Encountering Amaretti Angels at the Minnesota Fringe Festival was like encountering a sane man in a madhouse. The characters never sat beside you or talked to you, they never made self-referential jokes about Fringe buttons and low budgets, and they never paused to take off their clothes or update their software. The three actors stayed in character, stayed (mostly) in accent, and acted out a story about an estranged couple reuniting for dinner. What fun is that? Well, not as much fun as dancing robots, but sometimes you need a palate cleanser.
The couple, Mike and Jenny, are a British pair played by Edwin Strout and Jean Wolff. They’ve been married for decades, but have been separated while filmmaker Mike cavorts in America with his glamorous girlfriend. Their grown children include a daughter who’s engaged to be married, and Mike and Jenny are meeting at one of their old haunts to discuss the details. The third character on stage is waitress Sylvana (Rachel Finch), who serves as a kind of one-woman Greek chorus commenting on the couple’s conversation.
Over the course of Sarah Phelps’s play, the couple’s past is exhumed, painful memories revisited, and hopes for the future revealed. At the play’s climax, a sudden revelation forces an important decision. The decision is made, and the play ends. Did I mention there are no dancing robots?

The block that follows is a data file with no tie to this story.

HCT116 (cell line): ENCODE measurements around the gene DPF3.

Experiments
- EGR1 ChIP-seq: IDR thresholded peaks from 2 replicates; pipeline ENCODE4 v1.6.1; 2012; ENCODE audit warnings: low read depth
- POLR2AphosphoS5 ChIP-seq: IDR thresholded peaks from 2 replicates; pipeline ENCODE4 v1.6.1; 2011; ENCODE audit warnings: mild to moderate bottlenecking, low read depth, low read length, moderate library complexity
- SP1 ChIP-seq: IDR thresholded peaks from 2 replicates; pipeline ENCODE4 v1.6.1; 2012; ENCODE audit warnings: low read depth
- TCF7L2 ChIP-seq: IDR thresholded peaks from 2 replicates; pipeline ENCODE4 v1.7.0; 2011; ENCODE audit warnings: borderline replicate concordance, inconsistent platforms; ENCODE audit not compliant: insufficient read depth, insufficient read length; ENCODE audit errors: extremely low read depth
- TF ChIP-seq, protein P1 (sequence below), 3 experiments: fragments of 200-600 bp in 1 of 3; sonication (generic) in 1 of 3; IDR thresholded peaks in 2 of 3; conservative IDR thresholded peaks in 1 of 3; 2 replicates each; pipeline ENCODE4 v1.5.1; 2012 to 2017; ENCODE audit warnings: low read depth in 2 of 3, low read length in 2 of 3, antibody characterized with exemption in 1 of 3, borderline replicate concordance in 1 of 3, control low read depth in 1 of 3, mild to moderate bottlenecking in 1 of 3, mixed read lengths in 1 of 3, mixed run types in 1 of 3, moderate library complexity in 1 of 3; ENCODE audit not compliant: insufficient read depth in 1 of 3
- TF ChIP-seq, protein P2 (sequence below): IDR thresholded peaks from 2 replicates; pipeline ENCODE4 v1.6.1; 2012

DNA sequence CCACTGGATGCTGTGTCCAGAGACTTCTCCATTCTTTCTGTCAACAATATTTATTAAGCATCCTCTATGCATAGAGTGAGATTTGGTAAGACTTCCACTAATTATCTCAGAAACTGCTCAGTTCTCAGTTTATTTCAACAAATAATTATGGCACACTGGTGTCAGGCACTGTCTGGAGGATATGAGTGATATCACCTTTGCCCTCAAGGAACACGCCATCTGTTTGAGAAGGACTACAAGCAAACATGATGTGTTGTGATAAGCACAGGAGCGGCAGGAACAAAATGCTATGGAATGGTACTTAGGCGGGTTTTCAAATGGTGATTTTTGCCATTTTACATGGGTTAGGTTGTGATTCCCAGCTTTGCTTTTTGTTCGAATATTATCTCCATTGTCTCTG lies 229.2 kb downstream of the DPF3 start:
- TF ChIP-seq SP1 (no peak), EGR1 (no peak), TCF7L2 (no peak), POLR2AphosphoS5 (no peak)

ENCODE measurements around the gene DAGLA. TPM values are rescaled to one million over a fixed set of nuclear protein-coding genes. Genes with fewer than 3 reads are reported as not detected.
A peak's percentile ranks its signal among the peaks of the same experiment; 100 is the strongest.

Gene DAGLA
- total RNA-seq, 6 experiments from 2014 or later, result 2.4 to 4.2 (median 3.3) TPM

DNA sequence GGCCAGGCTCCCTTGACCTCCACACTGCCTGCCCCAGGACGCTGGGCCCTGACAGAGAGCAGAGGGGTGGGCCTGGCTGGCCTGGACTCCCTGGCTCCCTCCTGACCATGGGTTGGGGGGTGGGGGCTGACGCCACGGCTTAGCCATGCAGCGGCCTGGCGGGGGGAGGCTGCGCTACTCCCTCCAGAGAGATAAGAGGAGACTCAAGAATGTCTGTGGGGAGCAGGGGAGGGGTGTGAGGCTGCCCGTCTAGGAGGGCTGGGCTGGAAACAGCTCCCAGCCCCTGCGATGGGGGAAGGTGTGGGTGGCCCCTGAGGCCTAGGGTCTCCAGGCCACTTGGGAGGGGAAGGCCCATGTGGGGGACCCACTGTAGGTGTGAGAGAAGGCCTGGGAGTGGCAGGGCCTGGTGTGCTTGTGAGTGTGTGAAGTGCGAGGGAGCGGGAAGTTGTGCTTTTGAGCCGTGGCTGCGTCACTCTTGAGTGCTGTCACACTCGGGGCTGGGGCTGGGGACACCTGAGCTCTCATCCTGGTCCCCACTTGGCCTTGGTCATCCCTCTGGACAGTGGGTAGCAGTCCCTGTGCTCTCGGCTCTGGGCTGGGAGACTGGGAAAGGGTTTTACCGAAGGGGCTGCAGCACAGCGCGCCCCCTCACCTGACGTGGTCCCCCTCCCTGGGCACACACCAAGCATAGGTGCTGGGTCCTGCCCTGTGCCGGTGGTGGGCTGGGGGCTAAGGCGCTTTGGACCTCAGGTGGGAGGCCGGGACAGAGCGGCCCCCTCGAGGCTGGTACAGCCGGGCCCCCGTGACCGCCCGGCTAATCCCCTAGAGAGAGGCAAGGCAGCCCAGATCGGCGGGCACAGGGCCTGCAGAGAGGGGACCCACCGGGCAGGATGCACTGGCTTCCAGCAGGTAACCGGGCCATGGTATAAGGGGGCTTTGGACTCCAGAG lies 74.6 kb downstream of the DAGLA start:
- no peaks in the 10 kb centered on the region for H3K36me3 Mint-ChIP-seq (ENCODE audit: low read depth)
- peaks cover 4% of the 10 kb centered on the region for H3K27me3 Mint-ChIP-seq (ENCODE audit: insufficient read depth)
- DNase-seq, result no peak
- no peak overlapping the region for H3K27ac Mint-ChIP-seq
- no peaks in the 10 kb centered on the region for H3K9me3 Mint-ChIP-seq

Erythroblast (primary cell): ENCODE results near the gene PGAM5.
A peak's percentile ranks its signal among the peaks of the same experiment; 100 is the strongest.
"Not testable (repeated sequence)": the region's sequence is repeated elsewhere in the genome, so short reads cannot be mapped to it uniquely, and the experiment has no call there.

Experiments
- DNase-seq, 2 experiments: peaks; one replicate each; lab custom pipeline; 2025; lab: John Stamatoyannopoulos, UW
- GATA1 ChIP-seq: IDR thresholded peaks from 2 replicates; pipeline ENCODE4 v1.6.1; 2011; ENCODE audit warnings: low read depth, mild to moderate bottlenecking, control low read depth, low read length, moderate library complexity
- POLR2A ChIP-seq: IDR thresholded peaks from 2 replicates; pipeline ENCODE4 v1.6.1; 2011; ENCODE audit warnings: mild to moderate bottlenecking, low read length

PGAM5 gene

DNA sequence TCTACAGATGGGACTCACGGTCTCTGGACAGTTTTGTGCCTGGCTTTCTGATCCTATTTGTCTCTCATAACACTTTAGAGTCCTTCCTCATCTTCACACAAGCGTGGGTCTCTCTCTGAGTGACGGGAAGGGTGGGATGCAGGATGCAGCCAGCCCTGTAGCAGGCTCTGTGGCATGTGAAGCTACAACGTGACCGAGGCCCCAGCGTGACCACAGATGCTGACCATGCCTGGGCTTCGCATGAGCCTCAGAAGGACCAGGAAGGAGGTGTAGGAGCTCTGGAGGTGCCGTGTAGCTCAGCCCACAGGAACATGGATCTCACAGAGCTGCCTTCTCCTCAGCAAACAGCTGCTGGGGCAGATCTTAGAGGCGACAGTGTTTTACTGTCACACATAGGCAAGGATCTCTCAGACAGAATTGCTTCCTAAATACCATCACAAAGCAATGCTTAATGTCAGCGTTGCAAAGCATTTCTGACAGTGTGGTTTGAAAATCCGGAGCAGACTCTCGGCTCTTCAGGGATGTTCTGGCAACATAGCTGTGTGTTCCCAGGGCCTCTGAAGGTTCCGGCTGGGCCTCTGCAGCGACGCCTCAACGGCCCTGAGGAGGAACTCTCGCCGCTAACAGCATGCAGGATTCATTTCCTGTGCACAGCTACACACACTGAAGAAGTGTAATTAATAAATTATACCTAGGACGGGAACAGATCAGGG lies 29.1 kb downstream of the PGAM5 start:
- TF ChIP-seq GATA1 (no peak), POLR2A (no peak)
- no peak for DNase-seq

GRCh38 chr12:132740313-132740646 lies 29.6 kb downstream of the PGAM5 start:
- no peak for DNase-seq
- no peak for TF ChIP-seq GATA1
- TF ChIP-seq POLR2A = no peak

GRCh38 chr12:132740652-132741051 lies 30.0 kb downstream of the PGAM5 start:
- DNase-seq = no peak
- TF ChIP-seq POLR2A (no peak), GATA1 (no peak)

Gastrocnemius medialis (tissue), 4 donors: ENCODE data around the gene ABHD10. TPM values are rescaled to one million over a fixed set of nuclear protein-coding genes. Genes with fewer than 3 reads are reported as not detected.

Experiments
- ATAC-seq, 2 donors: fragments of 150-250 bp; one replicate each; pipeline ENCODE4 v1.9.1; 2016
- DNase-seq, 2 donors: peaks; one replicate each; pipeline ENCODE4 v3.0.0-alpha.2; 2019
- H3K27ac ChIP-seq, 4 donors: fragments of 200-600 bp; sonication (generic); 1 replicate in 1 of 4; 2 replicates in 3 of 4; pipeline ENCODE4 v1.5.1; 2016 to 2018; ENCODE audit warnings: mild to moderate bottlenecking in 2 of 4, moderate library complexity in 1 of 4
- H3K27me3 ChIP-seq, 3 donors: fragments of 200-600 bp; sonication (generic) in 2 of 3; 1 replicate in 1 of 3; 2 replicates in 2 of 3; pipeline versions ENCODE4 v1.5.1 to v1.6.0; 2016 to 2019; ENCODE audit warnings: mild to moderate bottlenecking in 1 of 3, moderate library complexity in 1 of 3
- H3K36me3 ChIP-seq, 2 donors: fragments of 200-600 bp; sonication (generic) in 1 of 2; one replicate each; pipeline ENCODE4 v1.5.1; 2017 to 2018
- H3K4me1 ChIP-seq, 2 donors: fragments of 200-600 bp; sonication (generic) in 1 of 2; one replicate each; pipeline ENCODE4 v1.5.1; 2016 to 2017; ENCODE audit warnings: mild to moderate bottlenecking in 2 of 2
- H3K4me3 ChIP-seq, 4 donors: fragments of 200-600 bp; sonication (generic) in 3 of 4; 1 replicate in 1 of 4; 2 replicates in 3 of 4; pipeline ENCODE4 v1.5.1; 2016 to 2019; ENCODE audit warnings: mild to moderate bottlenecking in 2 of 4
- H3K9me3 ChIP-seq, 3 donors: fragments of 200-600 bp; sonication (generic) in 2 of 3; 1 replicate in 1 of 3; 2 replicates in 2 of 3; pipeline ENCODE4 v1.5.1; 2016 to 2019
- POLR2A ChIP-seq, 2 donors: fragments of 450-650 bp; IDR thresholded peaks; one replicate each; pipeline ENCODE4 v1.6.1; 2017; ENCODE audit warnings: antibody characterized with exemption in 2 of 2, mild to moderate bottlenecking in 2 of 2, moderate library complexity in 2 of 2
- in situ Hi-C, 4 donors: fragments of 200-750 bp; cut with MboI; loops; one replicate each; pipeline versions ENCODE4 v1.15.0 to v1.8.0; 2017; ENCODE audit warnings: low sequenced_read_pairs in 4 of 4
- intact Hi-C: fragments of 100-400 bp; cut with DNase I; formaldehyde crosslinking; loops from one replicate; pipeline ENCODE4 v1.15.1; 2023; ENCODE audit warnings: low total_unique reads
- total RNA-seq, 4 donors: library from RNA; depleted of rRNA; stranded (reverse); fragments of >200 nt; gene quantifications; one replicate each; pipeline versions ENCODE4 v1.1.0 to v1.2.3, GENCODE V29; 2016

The only surprises this script holds are the kind of surprises that aren’t really surprises, so the pleasures are to be found in the details. Phelps has some fun with Mike’s vanity and Jenny’s acid tongue, but she portrays the characters’ rapport as having been drained away years ago, so there’s really no suspense as to the way things between them will go. Wolff and Finch were well-cast by director David Schlosser, but though Strout earned a number of laughs, his broad bluster was no match for Wolff’s slow burn, and it was hard to believe that it ever could have been. After the hot chemistry between Wolff and Alan Sorenson in The Transdimensional Couriers Union, Amaretti Angels was weak tea.
Photo courtesy Minnesota Fringe Festival